Who doesn't know it: You have to finish your work for some reason and quickly do a
git commit to realize right after that you have a typo or something missing in your commit message. Or even worse: You realize it after pushing to remote...
I'm a fan of a leading emoji in commit messages. That way, I have a visual classification of commits in the git commit log and can easily identify bug fixes, additions or dependency updates. To be compatible to terminal output, I use the shortcodes (i.e.
:key: for commits dealing with security) rather than inserting the emojis directly (🔑). You may call me fussy, but I think the commit or file list looks really ugly, if you have a typo in an emoji shortcode:
Fortunately, there are ways to correct a commit message afterwards. Let's take a look:
This is the easiest one. Simply type the following:
git commit --amend -m "correct commit message"
If you now push the changes to remote, the corrected commit message will appear.
When using VS Code, you can undo the last commit from the ··· menu:
Or simply open command prompt with
P and type "undo".
If you already pushed the last commit, you can correct it the same way - but you will have to force push over the wrong commit:
git commit --amend -m "correct commit message" git push --force
This one is a little bit more tricky. You need to find out, how many commits you have to go back, to find the one you want to correct. With that information you can use
git rebase -i HEAD~n
to display the last
n commits in your default text editor. This would be the output for the last 3 commits:
$ git rebase -i HEAD~3 pick da47737 :x: remove outdated entry pick a27d81a :shirtt: clean linter warnings pick f1db3c9 :hammer: fix missing condition # Rebase 0ceed9a..f1db3c9 onto 0ceed9a (3 command(s)) # # Commands: # p, pick = use commit # r, reword = use commit, but edit the commit message # e, edit = use commit, but stop for amending # s, squash = use commit, but meld into previous commit # f, fixup = like "squash", but discard this commit's log message # x, exec = run command (the rest of the line) using shell # d, drop = remove commit # # These lines can be re-ordered; they are executed from top to bottom. # # If you remove a line here THAT COMMIT WILL BE LOST. # # However, if you remove everything, the rebase will be aborted. # # Note that empty commits are commented out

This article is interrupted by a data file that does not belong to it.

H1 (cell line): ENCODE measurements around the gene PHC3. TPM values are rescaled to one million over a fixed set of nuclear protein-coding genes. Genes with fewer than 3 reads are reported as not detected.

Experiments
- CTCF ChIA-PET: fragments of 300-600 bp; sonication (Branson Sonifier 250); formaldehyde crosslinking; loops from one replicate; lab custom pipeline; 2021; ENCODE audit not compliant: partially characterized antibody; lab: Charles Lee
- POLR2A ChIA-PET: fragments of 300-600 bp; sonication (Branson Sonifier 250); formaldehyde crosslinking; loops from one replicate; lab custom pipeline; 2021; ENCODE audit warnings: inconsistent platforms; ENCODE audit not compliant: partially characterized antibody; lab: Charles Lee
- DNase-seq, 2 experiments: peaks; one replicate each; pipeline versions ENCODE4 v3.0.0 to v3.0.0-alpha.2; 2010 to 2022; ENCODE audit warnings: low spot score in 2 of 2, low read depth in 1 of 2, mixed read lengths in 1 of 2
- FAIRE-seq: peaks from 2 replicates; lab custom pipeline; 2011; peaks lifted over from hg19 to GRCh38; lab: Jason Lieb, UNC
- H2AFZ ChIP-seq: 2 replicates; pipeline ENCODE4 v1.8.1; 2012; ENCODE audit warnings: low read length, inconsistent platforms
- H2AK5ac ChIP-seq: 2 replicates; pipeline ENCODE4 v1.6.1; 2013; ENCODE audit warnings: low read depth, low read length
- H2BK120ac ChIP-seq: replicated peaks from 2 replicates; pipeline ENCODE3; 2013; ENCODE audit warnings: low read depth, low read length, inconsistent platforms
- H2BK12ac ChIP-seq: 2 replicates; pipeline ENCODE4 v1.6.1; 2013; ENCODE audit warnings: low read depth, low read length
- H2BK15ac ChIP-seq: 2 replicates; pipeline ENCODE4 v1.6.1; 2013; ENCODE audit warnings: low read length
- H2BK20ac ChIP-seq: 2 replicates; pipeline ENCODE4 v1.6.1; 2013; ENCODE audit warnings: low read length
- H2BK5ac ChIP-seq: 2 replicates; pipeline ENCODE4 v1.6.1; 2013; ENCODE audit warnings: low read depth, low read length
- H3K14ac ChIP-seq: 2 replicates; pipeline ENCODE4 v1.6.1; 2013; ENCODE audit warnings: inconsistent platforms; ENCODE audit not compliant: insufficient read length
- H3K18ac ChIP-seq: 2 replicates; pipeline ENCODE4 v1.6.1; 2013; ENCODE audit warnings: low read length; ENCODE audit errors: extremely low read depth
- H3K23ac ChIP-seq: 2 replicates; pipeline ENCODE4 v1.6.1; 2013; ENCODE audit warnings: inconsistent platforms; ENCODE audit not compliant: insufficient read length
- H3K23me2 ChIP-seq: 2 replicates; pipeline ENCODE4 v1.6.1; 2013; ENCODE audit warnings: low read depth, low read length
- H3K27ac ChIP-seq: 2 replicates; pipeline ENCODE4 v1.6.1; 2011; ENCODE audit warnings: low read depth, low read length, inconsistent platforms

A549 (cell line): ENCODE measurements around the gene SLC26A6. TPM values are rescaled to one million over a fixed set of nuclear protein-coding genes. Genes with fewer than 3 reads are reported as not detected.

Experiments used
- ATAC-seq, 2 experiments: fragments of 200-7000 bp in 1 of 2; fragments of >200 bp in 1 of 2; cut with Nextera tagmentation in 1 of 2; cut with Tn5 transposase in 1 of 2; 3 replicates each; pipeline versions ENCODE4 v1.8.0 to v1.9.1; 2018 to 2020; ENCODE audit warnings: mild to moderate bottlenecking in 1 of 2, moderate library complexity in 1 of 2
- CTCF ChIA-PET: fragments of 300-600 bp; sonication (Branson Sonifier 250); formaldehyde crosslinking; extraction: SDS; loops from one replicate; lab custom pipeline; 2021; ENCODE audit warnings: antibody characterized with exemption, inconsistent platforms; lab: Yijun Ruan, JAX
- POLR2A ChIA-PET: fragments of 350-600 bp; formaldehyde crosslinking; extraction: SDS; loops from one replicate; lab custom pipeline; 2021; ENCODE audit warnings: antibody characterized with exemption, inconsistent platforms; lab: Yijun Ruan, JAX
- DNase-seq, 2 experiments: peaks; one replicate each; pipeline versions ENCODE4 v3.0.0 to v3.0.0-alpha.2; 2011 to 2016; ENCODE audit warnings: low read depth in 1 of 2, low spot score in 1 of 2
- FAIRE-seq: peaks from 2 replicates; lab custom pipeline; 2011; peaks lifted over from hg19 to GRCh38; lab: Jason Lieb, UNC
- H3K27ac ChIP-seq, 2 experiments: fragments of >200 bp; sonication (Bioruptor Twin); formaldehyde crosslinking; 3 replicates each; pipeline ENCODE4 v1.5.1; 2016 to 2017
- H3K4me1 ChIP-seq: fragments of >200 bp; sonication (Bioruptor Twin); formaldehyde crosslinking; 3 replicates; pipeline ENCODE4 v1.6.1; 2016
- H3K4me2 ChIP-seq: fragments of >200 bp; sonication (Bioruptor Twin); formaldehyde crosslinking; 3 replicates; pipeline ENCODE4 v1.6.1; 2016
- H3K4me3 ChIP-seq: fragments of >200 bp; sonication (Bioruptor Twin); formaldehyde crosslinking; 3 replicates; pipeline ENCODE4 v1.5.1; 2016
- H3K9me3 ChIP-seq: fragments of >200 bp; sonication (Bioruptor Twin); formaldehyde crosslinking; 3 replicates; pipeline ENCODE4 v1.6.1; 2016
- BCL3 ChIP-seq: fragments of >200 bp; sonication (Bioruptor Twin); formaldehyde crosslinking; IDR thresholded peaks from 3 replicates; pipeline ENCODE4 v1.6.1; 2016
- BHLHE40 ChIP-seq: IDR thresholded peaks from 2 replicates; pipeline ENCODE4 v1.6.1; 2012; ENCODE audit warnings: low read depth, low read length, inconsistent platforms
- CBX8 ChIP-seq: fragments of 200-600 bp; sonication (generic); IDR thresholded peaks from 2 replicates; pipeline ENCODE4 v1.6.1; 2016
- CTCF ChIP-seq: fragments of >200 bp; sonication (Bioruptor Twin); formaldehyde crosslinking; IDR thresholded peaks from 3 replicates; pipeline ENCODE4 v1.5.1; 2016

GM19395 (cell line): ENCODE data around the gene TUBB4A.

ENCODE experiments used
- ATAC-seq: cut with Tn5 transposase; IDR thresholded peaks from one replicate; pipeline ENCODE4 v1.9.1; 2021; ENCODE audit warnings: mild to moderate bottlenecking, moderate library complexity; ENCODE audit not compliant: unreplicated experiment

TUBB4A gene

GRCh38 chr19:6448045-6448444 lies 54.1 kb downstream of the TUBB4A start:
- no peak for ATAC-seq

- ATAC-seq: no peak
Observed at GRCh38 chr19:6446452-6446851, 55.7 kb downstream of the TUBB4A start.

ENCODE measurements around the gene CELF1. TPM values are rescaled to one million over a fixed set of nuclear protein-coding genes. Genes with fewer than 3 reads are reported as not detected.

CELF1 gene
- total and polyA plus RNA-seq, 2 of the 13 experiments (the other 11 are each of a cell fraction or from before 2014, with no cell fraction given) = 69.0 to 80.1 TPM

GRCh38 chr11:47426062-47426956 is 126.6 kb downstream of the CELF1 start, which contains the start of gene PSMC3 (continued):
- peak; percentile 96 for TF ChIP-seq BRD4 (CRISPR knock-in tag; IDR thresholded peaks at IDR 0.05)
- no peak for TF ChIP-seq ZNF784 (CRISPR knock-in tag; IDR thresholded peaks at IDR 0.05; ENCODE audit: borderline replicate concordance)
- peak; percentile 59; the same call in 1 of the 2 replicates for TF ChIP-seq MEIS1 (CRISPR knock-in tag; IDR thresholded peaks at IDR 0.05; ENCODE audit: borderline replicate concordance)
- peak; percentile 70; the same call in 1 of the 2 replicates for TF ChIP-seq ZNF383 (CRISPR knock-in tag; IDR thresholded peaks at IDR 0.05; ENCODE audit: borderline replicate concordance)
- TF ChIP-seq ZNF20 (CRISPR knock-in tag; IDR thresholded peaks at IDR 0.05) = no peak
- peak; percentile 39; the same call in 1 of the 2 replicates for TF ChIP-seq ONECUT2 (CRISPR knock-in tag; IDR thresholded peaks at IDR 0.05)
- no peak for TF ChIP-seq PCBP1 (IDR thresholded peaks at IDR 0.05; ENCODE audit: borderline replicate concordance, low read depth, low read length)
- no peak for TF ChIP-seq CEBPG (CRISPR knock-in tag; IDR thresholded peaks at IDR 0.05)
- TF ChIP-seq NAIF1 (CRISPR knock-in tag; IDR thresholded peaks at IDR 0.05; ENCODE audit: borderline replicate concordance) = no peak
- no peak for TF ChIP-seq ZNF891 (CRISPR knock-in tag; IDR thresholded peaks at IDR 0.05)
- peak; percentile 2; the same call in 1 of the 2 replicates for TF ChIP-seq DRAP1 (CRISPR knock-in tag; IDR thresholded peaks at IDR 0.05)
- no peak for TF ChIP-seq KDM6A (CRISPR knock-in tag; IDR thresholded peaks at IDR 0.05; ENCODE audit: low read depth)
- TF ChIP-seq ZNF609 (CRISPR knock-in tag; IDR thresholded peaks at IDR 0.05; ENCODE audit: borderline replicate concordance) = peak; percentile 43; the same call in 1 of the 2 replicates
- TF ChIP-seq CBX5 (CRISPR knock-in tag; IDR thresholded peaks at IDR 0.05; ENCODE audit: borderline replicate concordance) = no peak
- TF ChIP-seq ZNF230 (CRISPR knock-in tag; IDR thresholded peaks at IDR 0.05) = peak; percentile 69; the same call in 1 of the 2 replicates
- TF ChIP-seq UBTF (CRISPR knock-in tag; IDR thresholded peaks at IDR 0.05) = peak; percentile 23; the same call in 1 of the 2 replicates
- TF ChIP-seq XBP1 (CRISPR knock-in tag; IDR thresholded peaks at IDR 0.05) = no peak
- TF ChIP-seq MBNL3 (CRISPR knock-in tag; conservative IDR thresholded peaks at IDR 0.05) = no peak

Now replace the word
reword before each commit message you want to correct, i.e.:
$ git rebase -i HEAD~3 pick da47737 :x: remove outdated entry reword a27d81a :shirtt: clean linter warnings pick f1db3c9 :hammer: fix missing condition
Save the commit list and correct the commit message in each following commit file. As before you have to force push your changes.
Now after correcting the wrong emoji shortcode, I can find peace again when looking at my commit log. 😎
- Commit messages belong to the commit itself. So changing it means creating a new commit and replacing the one with the wrong commit message.
- Force pushing is not recommended, because you're changing the repository history. This means the local history of already existing clones of your repository has to be fixed manually, making contributions more difficult for collaborators.
Edited: 19th October 2019 (add VS Code example, add to side note 2)
Originally published: 10th October 2019 on Medium